WITH so much to see and do in New York deciding how best to spend that holiday of a lifetime - and making sure you have the best selfies and stories to wow your friends – can be a stressful task.
Once your flights and accommodation are booked and your bank balance has started to recover, it’s time to plan what type of New York experience you want.
Most people want to see the world-renowned sights such as the Empire State Building, Central Park, the Brooklyn Bridge, the sky-scrapper lined streets of Midtown, the dazzling Times Square or a show at one of the legendary theatres of Broadway.
Others may prefer to experience the wealth of nightlife on offer, sample some of the 200 craft breweries or indulge in mouth-watering cuisine, which includes every type of food you can imagine.
On a recent trip I was lucky enough to stay with a friend who worked and lived in New York and with my own personal tour guide (plus a free place to stay!) I decided to have the best of both worlds.
When it came to sightseeing, I used the City Pass which gives access to a host of attractions for one reduced price.
While the savings might not work out unless you see all the attractions in the pass, which can be difficult on a trip of seven days and under, the ability to cut lines, especially at museums and art galleries is a bonus for those short on time.
It saved me from queuing in the rain at both the Natural History Museum and the Metropolitan Museum of Art.
Both are well worth a visit, but a day is nowhere near long enough to get through even a quarter of what’s on offer.
I would recommend some research beforehand to make sure you see the highlights, or at least your own personal must-sees in each.
Also included in the City Pass, and indeed a must for any visitor to New York, a sightseeing cruise, on the Circle Line tour.
With a number of different tours available, including a speedboat ride, I embarked on a cruise past the Statue of Liberty, Ellis Island, under the Brooklyn Bridge and back again, all the time surrounded by spectacular views of the Manhattan skyline.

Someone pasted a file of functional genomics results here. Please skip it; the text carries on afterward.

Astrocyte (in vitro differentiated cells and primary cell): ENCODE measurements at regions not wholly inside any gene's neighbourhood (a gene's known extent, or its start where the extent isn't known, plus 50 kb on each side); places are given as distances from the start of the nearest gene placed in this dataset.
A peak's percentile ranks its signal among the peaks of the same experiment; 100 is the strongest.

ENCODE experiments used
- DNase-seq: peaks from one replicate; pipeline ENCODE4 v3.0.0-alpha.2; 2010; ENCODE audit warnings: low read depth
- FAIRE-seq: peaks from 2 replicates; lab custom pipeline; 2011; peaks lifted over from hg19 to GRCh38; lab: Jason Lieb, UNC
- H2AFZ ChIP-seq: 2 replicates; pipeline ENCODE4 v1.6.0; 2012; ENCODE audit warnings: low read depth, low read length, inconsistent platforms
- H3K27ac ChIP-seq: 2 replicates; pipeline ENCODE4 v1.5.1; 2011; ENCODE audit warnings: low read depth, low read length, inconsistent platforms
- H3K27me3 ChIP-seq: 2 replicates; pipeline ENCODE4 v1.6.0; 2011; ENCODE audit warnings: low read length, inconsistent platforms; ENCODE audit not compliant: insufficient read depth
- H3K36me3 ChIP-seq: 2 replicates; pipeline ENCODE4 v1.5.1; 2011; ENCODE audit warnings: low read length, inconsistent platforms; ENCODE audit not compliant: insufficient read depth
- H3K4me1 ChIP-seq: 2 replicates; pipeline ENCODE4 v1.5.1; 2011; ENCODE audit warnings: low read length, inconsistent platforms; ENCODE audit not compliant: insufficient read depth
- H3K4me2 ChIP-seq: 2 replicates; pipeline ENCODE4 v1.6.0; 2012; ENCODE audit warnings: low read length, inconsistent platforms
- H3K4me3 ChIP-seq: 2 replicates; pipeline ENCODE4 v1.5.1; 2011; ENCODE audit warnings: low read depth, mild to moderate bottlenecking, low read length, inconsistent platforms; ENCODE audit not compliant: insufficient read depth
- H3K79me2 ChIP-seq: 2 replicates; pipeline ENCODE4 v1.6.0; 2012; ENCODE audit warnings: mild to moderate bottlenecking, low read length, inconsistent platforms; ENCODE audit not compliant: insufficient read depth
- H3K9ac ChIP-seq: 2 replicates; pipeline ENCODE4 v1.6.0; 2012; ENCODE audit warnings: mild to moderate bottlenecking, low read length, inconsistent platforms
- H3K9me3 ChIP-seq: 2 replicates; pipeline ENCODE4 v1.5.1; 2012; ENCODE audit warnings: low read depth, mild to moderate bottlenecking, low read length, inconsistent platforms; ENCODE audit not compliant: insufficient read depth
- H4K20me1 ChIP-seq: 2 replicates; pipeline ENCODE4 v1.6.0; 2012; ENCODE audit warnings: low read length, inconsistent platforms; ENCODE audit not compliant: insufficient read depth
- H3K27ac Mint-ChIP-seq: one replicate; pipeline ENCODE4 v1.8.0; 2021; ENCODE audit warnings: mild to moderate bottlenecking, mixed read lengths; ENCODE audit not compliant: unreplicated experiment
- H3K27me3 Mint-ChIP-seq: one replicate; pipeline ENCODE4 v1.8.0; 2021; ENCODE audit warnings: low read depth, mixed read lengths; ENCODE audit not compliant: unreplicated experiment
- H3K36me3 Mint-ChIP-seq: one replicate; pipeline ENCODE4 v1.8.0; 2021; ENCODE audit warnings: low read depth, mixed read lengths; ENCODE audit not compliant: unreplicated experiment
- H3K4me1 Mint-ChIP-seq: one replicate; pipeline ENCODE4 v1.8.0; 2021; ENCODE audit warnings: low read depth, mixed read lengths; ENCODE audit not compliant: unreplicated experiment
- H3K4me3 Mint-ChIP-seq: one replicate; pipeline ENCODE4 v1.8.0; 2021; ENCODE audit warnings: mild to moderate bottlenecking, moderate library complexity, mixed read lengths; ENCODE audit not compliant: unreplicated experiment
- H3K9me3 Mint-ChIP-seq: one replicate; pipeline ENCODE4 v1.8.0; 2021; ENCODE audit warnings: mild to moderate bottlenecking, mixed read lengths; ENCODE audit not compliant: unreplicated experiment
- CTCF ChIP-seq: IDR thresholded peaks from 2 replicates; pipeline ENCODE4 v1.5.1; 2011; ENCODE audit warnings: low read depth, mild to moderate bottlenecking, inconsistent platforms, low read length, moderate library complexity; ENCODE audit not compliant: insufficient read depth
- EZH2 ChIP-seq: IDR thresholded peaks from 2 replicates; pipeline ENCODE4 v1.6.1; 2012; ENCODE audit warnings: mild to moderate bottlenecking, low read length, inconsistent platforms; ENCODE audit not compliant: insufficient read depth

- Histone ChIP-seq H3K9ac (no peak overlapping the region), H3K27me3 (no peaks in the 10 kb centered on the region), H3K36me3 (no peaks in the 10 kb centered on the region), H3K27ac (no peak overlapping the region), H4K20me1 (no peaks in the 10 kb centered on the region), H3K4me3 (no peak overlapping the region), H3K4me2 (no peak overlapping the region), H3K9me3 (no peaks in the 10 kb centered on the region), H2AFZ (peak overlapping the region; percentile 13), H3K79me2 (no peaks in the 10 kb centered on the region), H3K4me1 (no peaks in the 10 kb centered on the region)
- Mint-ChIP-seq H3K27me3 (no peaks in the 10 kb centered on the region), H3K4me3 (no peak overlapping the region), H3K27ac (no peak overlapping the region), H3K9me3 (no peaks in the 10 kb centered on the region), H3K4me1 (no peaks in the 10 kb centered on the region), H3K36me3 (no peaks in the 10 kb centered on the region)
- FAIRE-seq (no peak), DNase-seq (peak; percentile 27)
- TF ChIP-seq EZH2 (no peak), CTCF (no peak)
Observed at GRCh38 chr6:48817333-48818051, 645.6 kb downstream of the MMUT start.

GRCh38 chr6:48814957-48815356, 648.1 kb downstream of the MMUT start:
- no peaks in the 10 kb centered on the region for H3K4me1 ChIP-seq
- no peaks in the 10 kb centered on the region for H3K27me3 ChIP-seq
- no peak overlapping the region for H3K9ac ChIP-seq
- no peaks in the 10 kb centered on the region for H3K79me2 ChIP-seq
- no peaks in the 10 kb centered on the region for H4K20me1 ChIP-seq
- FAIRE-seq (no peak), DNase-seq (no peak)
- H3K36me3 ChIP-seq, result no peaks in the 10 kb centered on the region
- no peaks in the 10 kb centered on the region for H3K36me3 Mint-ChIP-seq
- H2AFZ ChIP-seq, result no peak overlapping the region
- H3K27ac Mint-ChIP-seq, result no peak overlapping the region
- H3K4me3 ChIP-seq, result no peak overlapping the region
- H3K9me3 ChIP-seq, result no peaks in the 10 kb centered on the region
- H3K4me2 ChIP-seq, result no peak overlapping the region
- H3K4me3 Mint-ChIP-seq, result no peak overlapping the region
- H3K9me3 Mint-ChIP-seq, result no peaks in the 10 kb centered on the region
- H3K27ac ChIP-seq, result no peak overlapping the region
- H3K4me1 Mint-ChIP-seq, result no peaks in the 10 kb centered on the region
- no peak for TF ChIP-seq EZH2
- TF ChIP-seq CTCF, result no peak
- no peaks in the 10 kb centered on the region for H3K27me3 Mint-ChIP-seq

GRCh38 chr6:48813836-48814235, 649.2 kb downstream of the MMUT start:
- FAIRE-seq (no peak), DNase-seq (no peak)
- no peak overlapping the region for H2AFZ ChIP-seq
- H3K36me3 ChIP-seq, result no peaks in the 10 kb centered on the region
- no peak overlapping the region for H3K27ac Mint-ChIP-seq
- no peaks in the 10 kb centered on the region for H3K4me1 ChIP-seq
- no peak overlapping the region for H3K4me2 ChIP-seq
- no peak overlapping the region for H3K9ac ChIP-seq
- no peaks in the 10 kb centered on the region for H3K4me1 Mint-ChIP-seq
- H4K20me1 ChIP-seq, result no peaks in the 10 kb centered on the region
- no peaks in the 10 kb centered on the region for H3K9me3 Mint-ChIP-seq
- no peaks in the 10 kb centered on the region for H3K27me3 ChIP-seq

Although New Yorkers will tell you can take a free ride on the Staten Island ferry, which passes some of these sights, I would highly recommend the cruise due to the addition of a of a tour guide.
Both informative and interesting, it is best to go early in your trip to give yourself an idea of the recent history and the current trends of New York which gave me plenty of ideas of what to do next.
The Empire State Building is a must see while in New York, the city’s most iconic building has a view that must be seen to be believed, although if you ask the locals, they will tell you to try the Top of the Rock at the famous Rockefeller Centre, itself worth a look, has better views, and it has the added bonus that you can see the Empire State Building from it.
Sightseeing in New York need not be confined to the major attractions, there are hundreds of things to see and do – and take photographs of - like the Chelsea Hotel, the one-time residence of singers, poets and artists like Bob Dylan and Patti Smith, to places like Washington Square or maybe you’d like to visit locales from famous TV shows and movies – including Friends, Glee or filming sites for Spiderman and Miracle on 34th Street.
The night is always young in New York.
Evenings centre around food as well as drinking.
Many bars and restaurants can be almost indistinguishable, both serving a range of drinks and food and also having space for diners or for those looking for just a drink.
The atmosphere can range from relaxed to bustling depending on your venue and in terms of dress, smart-casual will suffice for all but the most exclusive spots.
With such a wide-range of food and drink on offer, you can chose venues that suit you.
I found that the Lower East Side, Greenwich Village, the East Village, Soho and Tribeca all to be much more lively neighbourhoods than Uptown or Midtown Manhattan which are dominated by skycrapers.
In most neighbourhoods, bars and restaurants are dotted around rather than housed together in one specific area.
In that respect I found having locals on hand to guide me especially useful.
I would recommend doing some research and find a few specific places to try, especially for food, but also not being afraid to have a walk in whichever direction suits you.
In New York, you are never far from somewhere to stop off in, and with so much on offer, exploring can be a lot of fun.
Prices can vary, you can pay upwards of ten dollars a drink - plus the obligatory one-dollar tip per drink - but I found beers as cheap as four dollars in some areas.
Overall New York is an expensive city, so be prepared, but if you do some research, and try and save money where you can, such as by eating cheaper meals during the day and walking rather than taking cabs the city that never sleeps will welcome you in and allow you to enjoy everything on offer.
For more information on what to do and see while you are in New York visit www.nycgo.com the website of NYC & Company, the city's official marketing, tourism and partnership organization.